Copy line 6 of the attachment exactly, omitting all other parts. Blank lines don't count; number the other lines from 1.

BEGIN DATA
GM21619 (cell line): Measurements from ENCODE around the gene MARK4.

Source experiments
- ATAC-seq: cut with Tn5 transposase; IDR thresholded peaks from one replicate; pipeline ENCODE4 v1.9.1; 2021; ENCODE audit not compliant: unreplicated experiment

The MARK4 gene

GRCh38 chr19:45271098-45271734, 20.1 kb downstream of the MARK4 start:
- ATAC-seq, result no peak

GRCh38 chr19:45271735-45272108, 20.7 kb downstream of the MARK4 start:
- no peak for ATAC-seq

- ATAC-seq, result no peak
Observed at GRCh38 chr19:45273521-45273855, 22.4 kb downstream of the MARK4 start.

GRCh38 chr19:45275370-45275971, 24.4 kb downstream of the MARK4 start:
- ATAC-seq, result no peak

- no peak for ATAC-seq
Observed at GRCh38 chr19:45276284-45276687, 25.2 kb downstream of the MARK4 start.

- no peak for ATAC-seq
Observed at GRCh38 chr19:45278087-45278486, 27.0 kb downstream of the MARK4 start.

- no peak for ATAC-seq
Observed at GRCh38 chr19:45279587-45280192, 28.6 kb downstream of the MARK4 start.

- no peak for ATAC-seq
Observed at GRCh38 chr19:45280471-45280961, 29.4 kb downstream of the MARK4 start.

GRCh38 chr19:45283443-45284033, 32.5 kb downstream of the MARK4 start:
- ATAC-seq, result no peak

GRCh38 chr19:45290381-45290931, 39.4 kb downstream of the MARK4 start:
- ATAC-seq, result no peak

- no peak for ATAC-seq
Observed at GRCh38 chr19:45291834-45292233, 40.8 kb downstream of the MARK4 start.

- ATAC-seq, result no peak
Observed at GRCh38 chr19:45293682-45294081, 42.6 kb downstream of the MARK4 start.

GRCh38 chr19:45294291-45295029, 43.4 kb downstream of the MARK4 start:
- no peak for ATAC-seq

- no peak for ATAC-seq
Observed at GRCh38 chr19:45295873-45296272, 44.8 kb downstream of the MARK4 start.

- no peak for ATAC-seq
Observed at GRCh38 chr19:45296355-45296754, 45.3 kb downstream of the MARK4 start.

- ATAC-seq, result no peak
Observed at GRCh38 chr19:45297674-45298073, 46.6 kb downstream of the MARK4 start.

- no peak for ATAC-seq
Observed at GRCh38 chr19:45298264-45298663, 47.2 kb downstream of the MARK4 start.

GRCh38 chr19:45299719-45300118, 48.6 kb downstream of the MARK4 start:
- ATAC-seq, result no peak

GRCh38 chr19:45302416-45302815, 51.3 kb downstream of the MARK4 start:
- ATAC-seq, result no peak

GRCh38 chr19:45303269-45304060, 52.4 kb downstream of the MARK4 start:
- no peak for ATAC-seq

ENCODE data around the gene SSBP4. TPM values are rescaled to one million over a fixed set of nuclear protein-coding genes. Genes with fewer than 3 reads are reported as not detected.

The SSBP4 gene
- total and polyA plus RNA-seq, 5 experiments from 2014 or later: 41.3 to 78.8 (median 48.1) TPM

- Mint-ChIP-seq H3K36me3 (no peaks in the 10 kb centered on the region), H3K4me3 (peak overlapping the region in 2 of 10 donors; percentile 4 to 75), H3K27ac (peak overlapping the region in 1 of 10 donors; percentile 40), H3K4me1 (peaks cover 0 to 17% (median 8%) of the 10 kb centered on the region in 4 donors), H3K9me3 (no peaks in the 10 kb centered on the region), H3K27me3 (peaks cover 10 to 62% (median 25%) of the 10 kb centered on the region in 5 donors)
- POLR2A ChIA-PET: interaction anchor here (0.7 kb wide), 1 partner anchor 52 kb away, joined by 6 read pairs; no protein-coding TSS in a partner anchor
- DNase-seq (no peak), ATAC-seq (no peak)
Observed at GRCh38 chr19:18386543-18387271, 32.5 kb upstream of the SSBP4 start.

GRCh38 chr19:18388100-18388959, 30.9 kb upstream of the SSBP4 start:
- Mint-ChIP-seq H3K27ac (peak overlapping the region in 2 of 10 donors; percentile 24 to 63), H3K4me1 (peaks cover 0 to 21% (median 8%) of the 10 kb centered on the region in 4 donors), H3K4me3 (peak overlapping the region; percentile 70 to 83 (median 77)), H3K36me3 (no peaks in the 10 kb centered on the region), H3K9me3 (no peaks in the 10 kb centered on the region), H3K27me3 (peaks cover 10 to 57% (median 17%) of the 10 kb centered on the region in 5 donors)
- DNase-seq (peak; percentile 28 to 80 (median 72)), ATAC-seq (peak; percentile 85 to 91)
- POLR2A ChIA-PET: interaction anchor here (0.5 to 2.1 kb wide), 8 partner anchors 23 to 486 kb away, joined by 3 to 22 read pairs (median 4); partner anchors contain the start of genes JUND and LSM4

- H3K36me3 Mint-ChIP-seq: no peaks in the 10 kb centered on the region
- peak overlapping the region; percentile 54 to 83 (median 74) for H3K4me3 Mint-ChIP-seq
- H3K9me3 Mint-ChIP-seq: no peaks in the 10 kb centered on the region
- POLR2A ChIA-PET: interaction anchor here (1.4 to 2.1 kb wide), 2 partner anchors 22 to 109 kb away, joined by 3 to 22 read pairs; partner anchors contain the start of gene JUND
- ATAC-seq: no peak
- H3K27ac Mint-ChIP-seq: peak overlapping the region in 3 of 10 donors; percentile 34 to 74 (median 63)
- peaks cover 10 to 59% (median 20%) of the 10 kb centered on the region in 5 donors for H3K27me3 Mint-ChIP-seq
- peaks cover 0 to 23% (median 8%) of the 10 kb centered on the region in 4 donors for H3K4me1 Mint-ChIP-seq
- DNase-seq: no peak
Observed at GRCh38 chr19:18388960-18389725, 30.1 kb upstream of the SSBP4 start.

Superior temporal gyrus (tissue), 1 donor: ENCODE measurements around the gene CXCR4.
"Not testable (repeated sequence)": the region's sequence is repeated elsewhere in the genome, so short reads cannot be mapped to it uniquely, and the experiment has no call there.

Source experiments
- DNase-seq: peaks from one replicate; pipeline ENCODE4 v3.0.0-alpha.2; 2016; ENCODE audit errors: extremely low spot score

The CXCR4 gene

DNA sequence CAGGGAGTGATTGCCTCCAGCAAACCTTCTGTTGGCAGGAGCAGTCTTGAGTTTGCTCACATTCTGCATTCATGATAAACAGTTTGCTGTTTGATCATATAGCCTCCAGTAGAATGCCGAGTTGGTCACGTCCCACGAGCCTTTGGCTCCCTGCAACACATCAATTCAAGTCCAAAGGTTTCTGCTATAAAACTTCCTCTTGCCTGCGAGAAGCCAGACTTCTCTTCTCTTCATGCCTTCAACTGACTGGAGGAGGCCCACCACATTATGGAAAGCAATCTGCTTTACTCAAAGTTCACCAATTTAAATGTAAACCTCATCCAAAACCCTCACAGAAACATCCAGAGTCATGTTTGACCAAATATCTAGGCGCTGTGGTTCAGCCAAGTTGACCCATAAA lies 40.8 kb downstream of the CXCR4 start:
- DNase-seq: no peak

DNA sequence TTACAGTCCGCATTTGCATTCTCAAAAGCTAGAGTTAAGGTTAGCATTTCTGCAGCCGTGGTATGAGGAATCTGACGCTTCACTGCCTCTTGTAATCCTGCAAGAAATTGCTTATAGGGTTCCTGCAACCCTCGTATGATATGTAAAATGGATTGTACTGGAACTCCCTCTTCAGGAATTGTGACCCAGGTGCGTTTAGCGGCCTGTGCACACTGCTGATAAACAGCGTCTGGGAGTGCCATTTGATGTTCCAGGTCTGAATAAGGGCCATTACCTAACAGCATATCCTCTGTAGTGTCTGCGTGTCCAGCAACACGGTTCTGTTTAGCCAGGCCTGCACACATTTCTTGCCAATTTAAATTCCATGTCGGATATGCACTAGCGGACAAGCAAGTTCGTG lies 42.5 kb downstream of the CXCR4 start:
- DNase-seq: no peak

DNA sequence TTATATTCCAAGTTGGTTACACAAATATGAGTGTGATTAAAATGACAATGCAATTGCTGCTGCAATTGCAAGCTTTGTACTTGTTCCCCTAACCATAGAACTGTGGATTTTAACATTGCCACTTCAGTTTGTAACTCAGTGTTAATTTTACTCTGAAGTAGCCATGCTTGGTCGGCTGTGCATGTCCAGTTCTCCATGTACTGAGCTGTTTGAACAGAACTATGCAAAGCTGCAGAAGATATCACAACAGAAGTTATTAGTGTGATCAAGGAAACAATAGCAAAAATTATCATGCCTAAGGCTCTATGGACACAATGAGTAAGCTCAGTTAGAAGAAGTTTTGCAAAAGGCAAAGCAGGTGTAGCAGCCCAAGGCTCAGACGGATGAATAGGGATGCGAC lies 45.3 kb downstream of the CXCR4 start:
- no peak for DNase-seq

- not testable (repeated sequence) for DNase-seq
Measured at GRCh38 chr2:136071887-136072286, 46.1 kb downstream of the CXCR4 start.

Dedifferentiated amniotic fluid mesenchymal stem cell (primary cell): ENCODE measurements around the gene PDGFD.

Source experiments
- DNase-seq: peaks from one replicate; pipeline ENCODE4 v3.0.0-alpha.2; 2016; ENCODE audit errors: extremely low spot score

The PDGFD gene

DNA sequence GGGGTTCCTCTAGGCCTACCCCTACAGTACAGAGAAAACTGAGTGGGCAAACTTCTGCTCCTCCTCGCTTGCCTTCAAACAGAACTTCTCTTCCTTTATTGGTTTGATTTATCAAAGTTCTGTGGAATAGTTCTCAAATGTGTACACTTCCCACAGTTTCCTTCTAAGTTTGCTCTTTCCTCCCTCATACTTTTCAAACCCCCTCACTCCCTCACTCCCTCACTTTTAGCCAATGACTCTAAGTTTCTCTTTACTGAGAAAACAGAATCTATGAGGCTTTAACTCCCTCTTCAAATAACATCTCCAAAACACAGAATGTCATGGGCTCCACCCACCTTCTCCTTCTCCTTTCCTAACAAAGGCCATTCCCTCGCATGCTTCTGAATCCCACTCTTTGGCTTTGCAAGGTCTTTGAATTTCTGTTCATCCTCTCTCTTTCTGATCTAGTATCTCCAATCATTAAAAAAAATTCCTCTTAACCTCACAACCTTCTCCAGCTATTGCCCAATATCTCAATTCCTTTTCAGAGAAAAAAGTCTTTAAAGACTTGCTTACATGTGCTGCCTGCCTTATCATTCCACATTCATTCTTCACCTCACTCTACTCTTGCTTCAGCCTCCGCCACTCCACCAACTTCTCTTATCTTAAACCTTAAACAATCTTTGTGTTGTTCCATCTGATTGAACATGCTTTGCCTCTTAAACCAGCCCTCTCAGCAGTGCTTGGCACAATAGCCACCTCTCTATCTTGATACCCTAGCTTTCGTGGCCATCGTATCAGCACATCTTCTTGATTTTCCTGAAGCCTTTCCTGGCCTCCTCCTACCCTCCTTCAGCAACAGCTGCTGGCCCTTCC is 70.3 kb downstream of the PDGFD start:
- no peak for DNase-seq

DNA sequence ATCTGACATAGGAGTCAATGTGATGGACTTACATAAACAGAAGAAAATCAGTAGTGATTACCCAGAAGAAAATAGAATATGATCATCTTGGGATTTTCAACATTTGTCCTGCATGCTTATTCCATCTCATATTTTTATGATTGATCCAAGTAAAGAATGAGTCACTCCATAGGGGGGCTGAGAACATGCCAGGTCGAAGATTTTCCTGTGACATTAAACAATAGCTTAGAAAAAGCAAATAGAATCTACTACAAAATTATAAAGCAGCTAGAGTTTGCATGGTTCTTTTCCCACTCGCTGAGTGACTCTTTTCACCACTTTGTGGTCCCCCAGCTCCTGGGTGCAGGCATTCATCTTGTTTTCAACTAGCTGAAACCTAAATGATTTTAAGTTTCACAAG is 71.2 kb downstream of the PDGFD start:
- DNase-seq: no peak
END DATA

- ATAC-seq, result no peak